5 Signs Your Church Is Reaching The Unchurched

Familyshutterstock_14597167Recently, in a conversation in our staff meeting, we were sharing some awesome stories about what God is doing in our church. We’ve seen 97 people receive Christ in their heart for the first time, in a period of less than 18 months and are thanking God for every one. So, the staff at VALLEY Christian Church and I, came up with a list of “5 Signs Your Church Is Reaching The Unchurched” from our experiences. Check out the list below:
1. Use of “Four Letter” Language

This is kind of crazy, but I’ve learned not to get all flustered when someone’s thinks nothing of dropping words in a conversation that “church people” would never say. A couple of weeks ago, someone actually told one of the leaders in our church after the service, “What a &%$#ing great message! It really kicked my @##!” The truth is, this is refreshing on many levels. That’s not to say that we don’t expect to see people grow past this stage, but it’s great to see people truly ‘come as they are’ and be themselves when experiencing Christ for the first time ever or in a very long time.

2. Okay With Change

You hardly ever hear unchurched folks say, “That’s the way we’ve always done it”. This mentality cripples many churches today. The unchurched seem to say, “Why not” a whole lot more than “Why”. It’s really amazing how passionate people are about change in order to reach others, when they were one of those “others” just a few short years or months before.

3. Shorter Services (and Sermons)

That person who came to church looking for a way to connect with God or explore who Jesus really is, wasn’t expecting they would have to give up the better part of Sunday just to find out. A three hour service is fine for Christians, but the unchurched will simply never come back again. When you think about it, it’s rare to find a feature film that is even more than two and a half hours long. We’ve seen the closer we keep our Sunday services to one hour, the more our church has reached the unchurched. A shorter service takes much more leadership, discipline, planning and focus than one that just goes on and on. It’s a challenge, but well worth it. The unchurched also don’t understand the whole “singing for 45 minutes” thing either, but that’s for another post.

4. Kids Dragging Parents to Church (Adult Children too)

So many times we’ve heard parents tell us that they really wanted to stay home, but their children started pitching a fit because they were going to miss out on our Children’s Ministry. This thrills me to no end to hear as a pastor. Also, it’s been wild to see parents of adult children (in their 20s and 30s) begin to attend our church after seeing their adult children’s lives transformed since beginning a relationship with Christ. As a result, not only are we reaching 20 & 30 somethings, but also 50 & 60 somethings who come to check out what has happened to their kids. That is just plain AWESOME, seeing generations growing in their relationship to Christ together!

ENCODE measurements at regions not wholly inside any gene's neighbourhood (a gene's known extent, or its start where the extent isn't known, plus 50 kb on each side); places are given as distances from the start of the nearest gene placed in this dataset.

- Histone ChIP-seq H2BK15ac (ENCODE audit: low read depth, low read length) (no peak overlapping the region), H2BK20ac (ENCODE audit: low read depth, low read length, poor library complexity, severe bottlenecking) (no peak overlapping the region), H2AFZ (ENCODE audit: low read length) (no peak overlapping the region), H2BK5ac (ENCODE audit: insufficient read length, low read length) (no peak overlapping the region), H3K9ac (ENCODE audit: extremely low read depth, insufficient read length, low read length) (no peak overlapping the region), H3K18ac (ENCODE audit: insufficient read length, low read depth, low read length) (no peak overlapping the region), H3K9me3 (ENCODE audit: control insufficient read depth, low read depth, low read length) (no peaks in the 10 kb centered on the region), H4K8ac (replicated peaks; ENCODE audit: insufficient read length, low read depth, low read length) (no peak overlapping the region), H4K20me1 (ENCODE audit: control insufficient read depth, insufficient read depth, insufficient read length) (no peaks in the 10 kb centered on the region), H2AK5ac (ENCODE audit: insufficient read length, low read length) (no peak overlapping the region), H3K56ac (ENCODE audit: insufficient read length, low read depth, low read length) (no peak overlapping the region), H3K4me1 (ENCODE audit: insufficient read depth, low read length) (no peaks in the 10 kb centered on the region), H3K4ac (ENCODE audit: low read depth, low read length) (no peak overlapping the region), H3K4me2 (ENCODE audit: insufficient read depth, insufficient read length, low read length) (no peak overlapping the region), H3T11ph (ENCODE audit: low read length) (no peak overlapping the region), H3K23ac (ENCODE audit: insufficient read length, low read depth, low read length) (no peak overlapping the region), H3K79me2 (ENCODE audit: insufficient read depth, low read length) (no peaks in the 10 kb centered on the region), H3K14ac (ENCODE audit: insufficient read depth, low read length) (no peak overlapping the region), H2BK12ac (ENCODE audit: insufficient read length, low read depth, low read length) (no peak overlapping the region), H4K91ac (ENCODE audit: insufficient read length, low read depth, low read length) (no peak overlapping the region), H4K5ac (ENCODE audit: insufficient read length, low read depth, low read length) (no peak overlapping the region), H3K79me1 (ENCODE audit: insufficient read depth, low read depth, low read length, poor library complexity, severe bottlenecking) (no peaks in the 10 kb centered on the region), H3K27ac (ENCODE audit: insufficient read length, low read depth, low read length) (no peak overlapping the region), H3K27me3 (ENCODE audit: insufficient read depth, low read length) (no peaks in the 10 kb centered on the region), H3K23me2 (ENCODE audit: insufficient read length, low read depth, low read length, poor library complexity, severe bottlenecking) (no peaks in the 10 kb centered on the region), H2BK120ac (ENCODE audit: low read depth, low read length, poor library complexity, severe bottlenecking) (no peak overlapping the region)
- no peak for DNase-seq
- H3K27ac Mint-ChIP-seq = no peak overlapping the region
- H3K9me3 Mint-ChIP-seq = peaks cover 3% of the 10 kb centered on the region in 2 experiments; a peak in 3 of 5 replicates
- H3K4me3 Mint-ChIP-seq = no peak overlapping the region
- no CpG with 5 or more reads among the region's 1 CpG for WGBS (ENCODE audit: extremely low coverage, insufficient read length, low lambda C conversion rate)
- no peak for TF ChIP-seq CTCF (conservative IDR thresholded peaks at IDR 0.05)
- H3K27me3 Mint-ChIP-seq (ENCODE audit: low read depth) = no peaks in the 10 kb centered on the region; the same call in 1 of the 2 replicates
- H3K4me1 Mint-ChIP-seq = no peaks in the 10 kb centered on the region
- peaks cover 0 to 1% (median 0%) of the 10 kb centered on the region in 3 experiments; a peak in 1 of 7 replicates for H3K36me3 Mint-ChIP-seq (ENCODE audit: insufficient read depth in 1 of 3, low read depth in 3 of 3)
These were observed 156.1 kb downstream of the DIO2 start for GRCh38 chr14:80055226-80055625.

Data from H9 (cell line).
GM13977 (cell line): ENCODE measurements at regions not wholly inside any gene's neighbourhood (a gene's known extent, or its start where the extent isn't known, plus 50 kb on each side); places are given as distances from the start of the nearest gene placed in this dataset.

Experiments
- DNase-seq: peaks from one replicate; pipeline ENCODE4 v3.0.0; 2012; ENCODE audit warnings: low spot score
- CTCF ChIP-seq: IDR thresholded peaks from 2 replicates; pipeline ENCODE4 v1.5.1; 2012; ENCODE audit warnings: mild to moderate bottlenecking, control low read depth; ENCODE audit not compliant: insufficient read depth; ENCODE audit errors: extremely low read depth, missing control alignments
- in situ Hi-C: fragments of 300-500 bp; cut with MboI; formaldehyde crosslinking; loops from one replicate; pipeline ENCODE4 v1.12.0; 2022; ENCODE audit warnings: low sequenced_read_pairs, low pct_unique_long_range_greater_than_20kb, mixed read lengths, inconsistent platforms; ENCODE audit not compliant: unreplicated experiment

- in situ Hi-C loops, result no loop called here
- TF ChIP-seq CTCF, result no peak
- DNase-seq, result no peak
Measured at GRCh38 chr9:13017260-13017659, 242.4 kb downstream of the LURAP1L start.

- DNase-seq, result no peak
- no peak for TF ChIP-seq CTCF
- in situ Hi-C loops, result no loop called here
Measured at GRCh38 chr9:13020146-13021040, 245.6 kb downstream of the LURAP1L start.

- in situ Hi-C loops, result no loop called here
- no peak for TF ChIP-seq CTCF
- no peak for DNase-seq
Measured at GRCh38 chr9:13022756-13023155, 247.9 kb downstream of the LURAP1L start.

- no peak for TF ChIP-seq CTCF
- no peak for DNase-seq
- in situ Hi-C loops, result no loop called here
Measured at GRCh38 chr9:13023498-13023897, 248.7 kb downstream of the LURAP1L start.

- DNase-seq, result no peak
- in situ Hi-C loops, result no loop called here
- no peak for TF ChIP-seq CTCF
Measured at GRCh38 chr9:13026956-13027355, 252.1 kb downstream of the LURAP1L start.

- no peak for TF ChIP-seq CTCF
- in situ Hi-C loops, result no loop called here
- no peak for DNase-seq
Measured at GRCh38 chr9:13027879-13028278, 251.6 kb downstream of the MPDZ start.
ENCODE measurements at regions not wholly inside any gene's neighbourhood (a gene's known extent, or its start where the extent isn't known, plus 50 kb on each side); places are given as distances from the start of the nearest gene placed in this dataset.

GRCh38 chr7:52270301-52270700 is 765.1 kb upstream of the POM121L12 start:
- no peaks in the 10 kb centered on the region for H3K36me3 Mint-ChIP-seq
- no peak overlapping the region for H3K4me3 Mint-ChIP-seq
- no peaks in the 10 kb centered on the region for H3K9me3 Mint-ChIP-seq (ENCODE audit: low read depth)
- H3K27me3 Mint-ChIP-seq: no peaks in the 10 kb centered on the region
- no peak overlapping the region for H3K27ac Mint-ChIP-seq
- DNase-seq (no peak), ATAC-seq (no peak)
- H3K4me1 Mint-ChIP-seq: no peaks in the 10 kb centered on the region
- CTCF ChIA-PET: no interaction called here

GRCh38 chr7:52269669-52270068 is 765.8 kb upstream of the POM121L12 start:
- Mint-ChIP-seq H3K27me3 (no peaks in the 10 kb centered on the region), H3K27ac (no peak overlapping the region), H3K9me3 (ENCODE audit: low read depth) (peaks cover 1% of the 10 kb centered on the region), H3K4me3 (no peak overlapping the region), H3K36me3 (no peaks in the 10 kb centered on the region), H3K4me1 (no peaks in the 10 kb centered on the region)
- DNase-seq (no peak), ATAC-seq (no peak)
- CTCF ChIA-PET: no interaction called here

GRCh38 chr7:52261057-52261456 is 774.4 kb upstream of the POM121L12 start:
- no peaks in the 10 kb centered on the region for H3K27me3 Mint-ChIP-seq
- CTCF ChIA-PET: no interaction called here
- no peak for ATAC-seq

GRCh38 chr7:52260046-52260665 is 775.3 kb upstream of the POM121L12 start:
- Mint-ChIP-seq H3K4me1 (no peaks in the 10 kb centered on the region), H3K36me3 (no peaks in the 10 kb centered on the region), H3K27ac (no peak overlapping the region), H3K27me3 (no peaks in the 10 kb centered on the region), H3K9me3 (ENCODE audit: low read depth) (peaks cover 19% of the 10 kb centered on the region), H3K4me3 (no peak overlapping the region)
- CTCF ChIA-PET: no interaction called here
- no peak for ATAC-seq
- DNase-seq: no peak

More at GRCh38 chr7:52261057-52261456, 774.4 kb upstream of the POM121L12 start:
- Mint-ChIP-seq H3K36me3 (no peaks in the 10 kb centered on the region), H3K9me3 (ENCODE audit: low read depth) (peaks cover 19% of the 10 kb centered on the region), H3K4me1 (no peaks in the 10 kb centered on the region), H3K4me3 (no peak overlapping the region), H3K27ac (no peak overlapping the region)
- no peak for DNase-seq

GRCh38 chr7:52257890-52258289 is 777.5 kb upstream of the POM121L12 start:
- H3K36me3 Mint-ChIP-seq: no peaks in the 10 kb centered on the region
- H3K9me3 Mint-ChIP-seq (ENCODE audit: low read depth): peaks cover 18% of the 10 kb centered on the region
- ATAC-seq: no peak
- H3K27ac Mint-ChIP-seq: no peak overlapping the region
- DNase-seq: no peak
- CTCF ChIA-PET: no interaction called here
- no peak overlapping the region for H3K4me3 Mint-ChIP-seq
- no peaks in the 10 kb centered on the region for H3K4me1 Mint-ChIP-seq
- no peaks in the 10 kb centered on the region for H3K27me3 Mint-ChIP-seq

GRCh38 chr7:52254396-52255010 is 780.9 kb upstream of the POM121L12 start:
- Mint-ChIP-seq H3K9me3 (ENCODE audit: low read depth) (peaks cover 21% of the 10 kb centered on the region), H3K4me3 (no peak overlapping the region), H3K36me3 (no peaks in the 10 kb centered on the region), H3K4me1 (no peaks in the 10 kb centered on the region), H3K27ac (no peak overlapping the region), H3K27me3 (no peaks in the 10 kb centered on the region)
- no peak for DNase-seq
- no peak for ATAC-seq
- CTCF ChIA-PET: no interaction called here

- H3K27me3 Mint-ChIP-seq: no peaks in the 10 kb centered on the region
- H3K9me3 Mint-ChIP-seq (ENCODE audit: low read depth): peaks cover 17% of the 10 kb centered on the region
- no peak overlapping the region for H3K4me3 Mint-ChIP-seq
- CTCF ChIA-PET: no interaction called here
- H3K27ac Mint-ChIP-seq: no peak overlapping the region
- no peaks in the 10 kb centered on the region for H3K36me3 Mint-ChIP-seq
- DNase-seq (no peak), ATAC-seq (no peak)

5. Lots of Men

I never saw this one coming, but unlike most churches in America where the make-up of the church is almost 65/35% women to men, we’re seeing unchurched couples (and single men) coming to explore faith in Jesus Christ. The net result is our church is almost a perfect 50/50 split between women and men. There’s been lots of great books written addressing the strange ratio of women to men in most churches that are well worth the read. If you’re interested, check HERE, HERE and HERE. It’s been said, “If you reach the man, you reach the whole family” and we are definitely experiencing that reaching the unchurched in our community.

Do these 5 signs make you uncomfortable? Perhaps it’s time to rethink what churches are doing with our time and to retool to reach the unreached right outside of our door. It’s a challenge, but I really wouldn’t want it any other way!

8 Reasons Most Churches Never Break the 200 Attendance Mark

churchTRADITIONALMany pastors struggle with the question, “Why is the church that I pastor not growing?” This is especially the case in churches under 200 in weekly attendance (Nearly 70% of Protestant churches in America). The answers are NOT: a lack of desire, lack of prayer, lack of love, lack of facility or lack of technology.